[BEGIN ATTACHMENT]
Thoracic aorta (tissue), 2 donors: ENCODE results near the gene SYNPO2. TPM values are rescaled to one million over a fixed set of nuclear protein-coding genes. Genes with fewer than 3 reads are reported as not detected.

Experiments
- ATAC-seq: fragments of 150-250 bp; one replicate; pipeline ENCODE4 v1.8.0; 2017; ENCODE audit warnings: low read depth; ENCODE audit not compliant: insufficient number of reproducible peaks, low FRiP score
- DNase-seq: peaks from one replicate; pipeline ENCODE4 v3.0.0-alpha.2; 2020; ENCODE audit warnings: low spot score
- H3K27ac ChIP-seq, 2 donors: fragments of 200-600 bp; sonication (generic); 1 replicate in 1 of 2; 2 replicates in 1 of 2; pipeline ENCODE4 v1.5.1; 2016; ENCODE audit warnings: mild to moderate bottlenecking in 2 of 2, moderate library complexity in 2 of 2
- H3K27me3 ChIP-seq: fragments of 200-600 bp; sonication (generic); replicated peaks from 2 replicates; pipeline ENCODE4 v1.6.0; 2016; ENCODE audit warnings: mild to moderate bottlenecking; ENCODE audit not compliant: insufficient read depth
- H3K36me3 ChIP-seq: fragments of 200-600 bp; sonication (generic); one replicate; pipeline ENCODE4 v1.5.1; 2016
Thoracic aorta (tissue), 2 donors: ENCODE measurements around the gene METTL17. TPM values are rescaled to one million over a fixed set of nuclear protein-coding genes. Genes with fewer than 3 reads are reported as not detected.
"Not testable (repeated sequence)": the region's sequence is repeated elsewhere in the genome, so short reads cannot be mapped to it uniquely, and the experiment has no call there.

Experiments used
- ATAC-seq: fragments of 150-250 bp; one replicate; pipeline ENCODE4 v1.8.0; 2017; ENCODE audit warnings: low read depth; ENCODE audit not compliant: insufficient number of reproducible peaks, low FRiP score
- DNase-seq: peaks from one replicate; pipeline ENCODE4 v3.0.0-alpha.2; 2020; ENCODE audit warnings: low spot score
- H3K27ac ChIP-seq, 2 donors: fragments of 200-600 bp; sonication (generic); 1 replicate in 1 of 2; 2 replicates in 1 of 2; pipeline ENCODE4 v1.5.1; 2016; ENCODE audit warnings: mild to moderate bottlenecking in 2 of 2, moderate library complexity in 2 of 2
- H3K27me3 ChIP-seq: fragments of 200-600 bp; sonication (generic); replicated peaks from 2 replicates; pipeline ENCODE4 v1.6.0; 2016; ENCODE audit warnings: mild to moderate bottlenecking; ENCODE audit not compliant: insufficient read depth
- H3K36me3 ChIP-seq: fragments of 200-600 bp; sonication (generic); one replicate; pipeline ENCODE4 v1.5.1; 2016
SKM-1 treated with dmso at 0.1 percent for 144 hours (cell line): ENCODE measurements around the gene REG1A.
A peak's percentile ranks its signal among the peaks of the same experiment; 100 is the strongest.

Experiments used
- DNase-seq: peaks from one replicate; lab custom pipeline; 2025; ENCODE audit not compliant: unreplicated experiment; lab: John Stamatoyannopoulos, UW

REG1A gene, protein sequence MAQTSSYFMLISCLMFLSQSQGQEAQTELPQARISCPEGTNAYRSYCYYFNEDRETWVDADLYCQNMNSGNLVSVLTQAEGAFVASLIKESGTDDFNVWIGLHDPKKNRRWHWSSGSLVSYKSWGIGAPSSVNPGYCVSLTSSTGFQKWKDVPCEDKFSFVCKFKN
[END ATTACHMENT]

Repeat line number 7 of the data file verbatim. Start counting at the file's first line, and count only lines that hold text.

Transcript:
- H3K36me3 ChIP-seq: fragments of 200-600 bp; sonication (generic); one replicate; pipeline ENCODE4 v1.5.1; 2016